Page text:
The European Commission (EC) has published its response to its REFIT consultation on the Motor Insurance Directive (MID) which commenced last year.
The consultation focused on five issues with the current MID, with the objectives of simplification and cost reduction:
- Scope of compulsory motor insurance (following Vnuk)
- Insurance checks
- Minimum obligatory amounts of cover
- Insolvency of motor insurers
- Claims history statements
Whilst the last 4 are relatively uncontroversial, the first is certainly more contentious and could be challenging to implement.
Scope of compulsory motor insurance
Currently, the MID requires "insurance against civil liability in respect of the use of motor vehicles." However, the definition of the use of a motor vehicle is not provided within the MID.
In the absence of a definition, recent jurisprudence of the European Court of Justice, specifically Vnuk and Rodrigues de Andrade, extended the scope of 'use' to any activity consistent with the 'normal use' of the vehicle regardless of the location. 'Normal use' should be construed as any means of transport, excluding agricultural use.
To that end, the EC proposes to codify these decisions by making an amendment to Article 1 of the MID, defining the ‘use of a vehicle’ as:
“…any use of such vehicle, intended normally to serve as a means of transport, that is consistent with the normal function of that vehicle, irrespective of the vehicle’s characteristics and irrespective of the terrain on which the motor vehicle is used and of whether it is stationary or in motion.”
It is apparent that the definition will remain limited to vehicles used as a means of transportation. Nonetheless, the proposed change extends the scope of compulsory insurance to off road / private land and dual use vehicles.
It had been expected that the scope of any change to the MID would be limited to those vehicles used 'in traffic'. This was heavily favoured by insurers and by the EC itself within its June 2016 road map document, but the EC has clearly moved away from this proposal.
The definition does not specifically exclude agricultural use, despite the EC referencing this exclusion within the explanatory memorandum. Furthermore, it does exclude vehicles being used for motor sport, despite requests from stakeholders in that motor sport sector for an exclusion from the MID.
The codification of the jurisprudence of the ECJ should allow for greater certainty, and should reduce the need for further referrals to the ECJ for interpretation of use of a vehicle, recently illustrated again in the Juliana case.
However, the proposed definition may have the unintended effect of bringing additional vehicles within the scope of the MID, including mobility scooters, as they could be considered as a 'means of transport'. As the ABI have noted, the implementation of this proposed amendment into UK law will have "significant implications for uninsured driving, enforcement and potential fraudulent claims."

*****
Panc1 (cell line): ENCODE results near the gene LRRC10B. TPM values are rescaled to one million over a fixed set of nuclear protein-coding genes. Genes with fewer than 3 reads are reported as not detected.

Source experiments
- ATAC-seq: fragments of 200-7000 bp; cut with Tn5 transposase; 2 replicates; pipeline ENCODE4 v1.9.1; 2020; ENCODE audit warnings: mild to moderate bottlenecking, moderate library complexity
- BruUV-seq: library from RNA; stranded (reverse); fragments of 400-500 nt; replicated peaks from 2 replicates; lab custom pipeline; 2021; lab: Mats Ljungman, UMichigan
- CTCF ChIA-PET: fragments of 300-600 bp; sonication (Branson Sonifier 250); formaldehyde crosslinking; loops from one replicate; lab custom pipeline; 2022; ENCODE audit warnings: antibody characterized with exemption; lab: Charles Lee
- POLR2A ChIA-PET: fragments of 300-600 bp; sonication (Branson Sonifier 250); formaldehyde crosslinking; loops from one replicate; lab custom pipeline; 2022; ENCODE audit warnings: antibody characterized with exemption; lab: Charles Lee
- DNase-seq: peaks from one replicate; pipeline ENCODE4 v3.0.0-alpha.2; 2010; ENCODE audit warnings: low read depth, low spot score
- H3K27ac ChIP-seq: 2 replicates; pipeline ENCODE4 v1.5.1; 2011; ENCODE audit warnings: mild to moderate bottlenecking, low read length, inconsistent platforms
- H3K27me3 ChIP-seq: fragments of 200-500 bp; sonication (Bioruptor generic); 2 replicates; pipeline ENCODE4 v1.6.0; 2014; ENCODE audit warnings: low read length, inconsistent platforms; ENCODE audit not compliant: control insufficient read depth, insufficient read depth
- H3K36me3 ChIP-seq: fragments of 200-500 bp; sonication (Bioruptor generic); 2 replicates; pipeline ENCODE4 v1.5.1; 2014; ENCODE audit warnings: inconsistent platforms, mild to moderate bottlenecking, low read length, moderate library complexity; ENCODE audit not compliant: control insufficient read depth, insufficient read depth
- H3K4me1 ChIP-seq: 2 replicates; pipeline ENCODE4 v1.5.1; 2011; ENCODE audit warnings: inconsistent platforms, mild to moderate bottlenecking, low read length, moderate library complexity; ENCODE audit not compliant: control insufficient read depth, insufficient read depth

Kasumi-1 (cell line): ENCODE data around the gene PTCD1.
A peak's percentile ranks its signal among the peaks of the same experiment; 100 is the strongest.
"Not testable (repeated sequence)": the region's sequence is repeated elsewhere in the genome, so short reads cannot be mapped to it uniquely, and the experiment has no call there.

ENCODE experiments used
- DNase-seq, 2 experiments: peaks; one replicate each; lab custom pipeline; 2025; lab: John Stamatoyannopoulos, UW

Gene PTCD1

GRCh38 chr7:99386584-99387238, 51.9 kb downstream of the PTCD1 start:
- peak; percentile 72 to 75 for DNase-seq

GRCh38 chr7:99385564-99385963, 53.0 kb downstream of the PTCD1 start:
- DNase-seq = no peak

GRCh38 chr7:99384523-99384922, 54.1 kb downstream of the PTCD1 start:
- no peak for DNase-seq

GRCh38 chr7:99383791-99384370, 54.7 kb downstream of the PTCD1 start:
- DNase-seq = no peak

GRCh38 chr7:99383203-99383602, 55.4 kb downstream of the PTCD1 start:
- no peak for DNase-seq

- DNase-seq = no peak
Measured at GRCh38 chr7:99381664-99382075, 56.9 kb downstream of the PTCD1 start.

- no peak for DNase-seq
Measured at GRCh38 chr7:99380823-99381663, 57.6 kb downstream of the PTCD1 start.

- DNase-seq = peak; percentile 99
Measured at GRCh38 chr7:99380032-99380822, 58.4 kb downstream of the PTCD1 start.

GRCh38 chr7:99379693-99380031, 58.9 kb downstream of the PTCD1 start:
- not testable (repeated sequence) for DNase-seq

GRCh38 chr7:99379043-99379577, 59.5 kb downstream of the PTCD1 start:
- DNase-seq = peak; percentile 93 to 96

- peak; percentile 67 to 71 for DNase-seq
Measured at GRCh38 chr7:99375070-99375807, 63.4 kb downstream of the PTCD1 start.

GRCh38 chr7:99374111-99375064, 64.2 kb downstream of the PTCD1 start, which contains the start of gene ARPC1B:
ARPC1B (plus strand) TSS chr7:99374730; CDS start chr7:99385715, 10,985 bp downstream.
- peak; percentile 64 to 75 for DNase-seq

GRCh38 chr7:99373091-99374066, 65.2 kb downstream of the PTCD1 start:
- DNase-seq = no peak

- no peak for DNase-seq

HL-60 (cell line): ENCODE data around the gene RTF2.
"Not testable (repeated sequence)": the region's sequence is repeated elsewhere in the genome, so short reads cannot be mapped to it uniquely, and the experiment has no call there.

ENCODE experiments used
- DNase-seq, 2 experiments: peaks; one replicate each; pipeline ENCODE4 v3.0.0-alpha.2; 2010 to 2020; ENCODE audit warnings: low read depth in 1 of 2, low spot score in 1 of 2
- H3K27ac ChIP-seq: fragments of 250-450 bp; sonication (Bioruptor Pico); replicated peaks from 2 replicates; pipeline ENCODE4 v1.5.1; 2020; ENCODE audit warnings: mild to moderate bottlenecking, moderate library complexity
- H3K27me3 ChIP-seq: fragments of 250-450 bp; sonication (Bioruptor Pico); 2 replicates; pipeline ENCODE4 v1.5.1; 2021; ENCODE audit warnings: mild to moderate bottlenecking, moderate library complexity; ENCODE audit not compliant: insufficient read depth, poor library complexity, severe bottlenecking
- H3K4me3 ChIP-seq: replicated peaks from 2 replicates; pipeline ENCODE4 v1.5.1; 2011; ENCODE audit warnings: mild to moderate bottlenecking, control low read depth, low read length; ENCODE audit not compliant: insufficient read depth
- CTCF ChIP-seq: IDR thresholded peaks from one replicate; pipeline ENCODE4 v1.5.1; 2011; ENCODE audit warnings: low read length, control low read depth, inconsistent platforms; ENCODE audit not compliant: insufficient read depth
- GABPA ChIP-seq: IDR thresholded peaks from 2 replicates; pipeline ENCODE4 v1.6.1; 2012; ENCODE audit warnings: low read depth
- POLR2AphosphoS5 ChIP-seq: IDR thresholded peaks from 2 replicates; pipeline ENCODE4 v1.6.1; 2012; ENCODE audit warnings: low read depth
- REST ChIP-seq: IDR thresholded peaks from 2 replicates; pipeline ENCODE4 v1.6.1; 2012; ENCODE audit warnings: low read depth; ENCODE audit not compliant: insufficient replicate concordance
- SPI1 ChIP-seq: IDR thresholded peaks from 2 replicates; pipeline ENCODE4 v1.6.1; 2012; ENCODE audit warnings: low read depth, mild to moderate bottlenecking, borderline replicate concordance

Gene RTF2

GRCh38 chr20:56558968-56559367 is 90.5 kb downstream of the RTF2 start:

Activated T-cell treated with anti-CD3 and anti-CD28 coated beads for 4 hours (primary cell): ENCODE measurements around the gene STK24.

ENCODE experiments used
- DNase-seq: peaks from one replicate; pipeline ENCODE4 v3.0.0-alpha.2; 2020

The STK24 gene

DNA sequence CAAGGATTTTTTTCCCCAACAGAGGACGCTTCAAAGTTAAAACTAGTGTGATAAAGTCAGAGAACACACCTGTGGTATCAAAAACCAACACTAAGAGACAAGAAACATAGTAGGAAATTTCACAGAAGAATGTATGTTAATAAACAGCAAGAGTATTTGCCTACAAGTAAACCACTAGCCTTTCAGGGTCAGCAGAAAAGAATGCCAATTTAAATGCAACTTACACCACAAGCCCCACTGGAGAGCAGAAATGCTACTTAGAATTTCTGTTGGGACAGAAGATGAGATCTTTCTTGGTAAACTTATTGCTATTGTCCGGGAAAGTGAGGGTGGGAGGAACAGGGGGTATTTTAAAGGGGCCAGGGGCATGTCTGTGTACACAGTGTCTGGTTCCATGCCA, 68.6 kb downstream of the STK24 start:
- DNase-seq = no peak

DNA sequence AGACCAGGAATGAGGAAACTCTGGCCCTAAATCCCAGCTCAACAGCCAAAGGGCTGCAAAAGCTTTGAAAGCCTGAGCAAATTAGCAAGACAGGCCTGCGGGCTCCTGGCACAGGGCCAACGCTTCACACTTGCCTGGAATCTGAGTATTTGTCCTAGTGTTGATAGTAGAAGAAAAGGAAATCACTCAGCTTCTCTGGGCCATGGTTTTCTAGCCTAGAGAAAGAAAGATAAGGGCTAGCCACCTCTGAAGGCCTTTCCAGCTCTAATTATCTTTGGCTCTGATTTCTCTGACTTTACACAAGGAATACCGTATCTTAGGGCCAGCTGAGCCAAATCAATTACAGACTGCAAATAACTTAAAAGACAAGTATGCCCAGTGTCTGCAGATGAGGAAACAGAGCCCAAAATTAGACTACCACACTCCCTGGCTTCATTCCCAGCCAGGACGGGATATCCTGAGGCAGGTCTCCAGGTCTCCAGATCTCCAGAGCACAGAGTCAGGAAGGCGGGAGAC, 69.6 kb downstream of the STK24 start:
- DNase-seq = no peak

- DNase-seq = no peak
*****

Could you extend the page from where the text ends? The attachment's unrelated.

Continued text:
The decision in the case of RoadPeace confirmed that the Vnuk ruling had already rendered the provisions of the Road Traffic Act 1998 non-compliant with the MID. The proposed changes to the MID would inevitably result in additional non-compliance unless the RTA was amended.
Given the ongoing negotiations regarding Brexit and the unclear timescales regarding the end of the Article 50 period and additional transitional period, it is unclear what action the Government will take to make the RTA compliant with the MID. Any action will be dependent on whether or not the Government intends to maintain harmonisation with European Union for the equivalency of motor policies.
The MID will be redrafted to allow technology-based checks (ANPR linked to motor insurance databases), which are currently prohibited, and a provision will be added to ensure compliance with the recently introduced General Data Protection Regulation.
Minimum obligatory amounts of cover
For personal injuries, the minimum amount of cover required will be increased to €6,070,000 per accident (rather than claim) or €1,220,000 per victim; and for damage to property, €1,220,000 per claim.
Insolvency of motor insurers
Member states will be required to create authorised bodies ensuring compensation for damage / injury caused by an insured vehicle, in the event that the relevant insurer is insolvent or refuses to deal with a claim.
Claims history statements
The content and format of claims history statements will be standardised to contain - the identity of the insurer, the identity of the policyholder, the vehicle insured, the period of cover, and the number and value of the declared liability claims during the period of cover.
The EC also proposed that insurers be obligated to not discriminate according to policyholders’ nationality or previous Member State of residence.